Have A Nice Day

Jack trudged down the sidewalk with no momentum, no inward force compelling him to carry on. To anyone else on the street, he might have appeared commonplace in the city, but inside he was dying. His feet tired more with every step and desperately sought a reason to take another. His fingers wanted desperately to relax and let the heavy case drop to the ground in the hope it would relieve the burden on his mind. His brain was so heavy with concern and doubt that his head could not lift to face the horizon. His eyes stared at the ground.

Varying levels of giving up were drifting across Jack’s brain: dropping his latest client, quitting his job, selling his house, moving away, or maybe jumping in front of a bus. Which would be easiest, he wondered.

Just as the thought of looking for the next bus was beginning to hold promise, he caught sight of something out of the norm. Graffiti was not uncommon in the city, but this was different. Written in bright blue chalk on the sidewalk was a single phrase:


Jack stopped. He read the words. His head raised a bit and his eyes pointed outward, toward the skyline, as the phrase repeated in his mind. After a moment, he looked down and read the words again, taking in every syllable like a mantra.

He smiled. Listening to the words again in his mind he remembered an old dear friend telling him the same thing years ago. They were true then as they were now, but for some reason he had forgotten them.

His feet began to walk again, but now his steps grew easier. His head felt a bit lighter, his brain not so burdened with concern. His mouth even held a hint of a smile as he continued…

He saw another message ahead. The same large-printed letters in bright blue chalk exclaimed to him:


He loved the phrase. He began to feel ashamed for even being depressed before, or ever. What a waste it was to feel sad, because it is true: the only moment you ever know, the only moment that actually defines you, is the moment you are living right now. All other moments exist either in your memories or your aspirations. He recalled great thinkers who said that eternity exists in a single moment. What a shame, he thought, to spend so many of those moments, so many lifetimes, in despair and loneliness. He felt his briefcase lighten, his shoulders straighten, his pace quicken, as a new light was ignited within him. While before he trudged, now he strode.

Jack looked for more messages of hope along the way, and didn’t have to go long before he found the next:


It was true. He was lucky. He never thought about how lucky he really was. The first time he had heard that phrase was from his mother. His grandmother had echoed the same sentiment, many times. He was lucky. No cancer, broken bones, vitamin deficiencies, allergies, lawsuits, collectors at the door, alimony payments, or outstanding traffic tickets. He had clothes on his back, shoes on his feet, a job to go to everyday, a paycheck in his hand, a place to live, a girlfriend who loves him, a family who calls him at Christmas and money in his pocket. He was so lucky. Why did he forget that so easily, and so often? How silly it is, he thought, to forget the simple beauty of life until some free spirit with a piece of light blue chalk comes along and opens your eyes.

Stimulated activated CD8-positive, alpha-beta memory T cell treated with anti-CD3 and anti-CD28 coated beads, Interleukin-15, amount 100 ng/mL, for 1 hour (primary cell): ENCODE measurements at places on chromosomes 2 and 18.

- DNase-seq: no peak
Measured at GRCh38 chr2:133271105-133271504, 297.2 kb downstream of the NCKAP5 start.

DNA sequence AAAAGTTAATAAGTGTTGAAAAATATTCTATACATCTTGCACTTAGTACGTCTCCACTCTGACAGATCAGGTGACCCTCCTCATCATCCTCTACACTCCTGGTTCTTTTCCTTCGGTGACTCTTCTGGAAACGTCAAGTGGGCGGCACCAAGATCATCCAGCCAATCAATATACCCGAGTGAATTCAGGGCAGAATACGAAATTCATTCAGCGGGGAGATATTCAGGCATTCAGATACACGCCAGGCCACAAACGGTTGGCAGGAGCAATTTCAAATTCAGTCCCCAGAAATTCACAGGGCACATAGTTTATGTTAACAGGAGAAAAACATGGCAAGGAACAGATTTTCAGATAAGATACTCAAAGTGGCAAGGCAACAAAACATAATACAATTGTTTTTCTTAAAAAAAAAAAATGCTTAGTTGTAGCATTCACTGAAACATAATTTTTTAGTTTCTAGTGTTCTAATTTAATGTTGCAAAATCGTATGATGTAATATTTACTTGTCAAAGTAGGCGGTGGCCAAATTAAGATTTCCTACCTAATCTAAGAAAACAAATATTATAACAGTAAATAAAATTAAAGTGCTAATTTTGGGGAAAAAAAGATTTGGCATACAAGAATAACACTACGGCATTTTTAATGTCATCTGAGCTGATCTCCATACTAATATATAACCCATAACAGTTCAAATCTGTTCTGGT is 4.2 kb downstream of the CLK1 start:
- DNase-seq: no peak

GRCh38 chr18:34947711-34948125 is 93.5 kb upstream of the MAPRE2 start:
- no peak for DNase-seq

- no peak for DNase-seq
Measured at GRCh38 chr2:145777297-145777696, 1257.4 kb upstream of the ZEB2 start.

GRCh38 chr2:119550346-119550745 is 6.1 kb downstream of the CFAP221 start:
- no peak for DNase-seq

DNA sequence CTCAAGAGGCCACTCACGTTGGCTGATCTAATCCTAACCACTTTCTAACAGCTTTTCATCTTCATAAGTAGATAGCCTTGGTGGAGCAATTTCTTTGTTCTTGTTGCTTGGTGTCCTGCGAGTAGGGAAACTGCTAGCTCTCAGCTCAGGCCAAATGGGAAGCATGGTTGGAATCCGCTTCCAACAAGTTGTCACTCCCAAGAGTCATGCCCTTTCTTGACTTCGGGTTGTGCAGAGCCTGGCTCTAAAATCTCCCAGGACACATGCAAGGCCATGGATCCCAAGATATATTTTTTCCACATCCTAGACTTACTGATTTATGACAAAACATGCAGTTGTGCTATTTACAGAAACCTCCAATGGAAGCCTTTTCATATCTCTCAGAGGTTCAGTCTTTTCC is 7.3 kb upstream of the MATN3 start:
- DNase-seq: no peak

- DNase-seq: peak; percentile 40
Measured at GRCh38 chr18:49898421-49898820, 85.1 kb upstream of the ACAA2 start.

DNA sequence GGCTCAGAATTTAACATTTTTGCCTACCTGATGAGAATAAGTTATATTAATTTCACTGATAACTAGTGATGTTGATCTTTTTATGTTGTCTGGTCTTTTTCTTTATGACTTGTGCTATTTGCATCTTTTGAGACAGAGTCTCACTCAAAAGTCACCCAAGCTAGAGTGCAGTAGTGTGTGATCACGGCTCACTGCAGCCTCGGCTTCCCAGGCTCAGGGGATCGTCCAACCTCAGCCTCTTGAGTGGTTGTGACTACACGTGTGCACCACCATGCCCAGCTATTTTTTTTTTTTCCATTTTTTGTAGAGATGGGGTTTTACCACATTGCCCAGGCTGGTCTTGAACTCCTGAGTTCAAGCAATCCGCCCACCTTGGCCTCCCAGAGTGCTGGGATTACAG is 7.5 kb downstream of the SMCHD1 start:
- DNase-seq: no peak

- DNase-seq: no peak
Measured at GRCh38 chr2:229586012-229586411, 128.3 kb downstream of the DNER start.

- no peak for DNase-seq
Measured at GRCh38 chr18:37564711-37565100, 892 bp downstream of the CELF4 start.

Jack’s briefcase seemed to contain nothing at all, and he swung it playfully forward and back. He could see more blue chalk ahead.

He wondered who had done this, and why. He thought about the person he would be thanking tonight as he ate his dinner, savouring every bite. He thought about the saint to whom he’d be offering prayers tonight after making love to his girlfriend. He made a resolution to do something selfless and inspirational for someone else tomorrow.

He stepped off from the curb of the sidewalk and neared the words on the ground. He read:


He did. He closed his eyes and took a deep breath in…

Jack was halfway through what was supposed to be the greatest breath of the rest of his life when he heard the harsh sound of screeching car tires. It was in the last moment of his life that he was aware of so many things: the sky, the wind, the buildings around him, the city, the world, his family, his childhood dog, the shoebox of keepsakes under his bed, the best pair of shoes he’d ever owned, and the first time he ever caught a fish.

Mixed into the kaleidoscope of thoughts and images which passed as death took him was the intense pain of the car slamming into his body, and the words in bright blue chalk – written not on the sidewalk this time, but in the middle of the road.

At the entrance to an alley nearby, an old, twisted man sits in a lawn chair, laughter seething from his cracked and toothless mouth. His crooked fingers raise a rolled cigarette to his mouth for a dirty drag of smoke, as his other hand reaches into his pocket. His demented laughter is momentarily interrupted by a fit of ragged coughs, each hack and wheeze sounding like they might be his last. Finally, he draws a desperate breath in, as his hand retrieves what he has looking for in his pocket.

With the piece of bright blue chalk, he draws another mark on his scoreboard.

Published by bernardsbarnes

Writer. Artist. Performer. A little boy dreaming of the stars.

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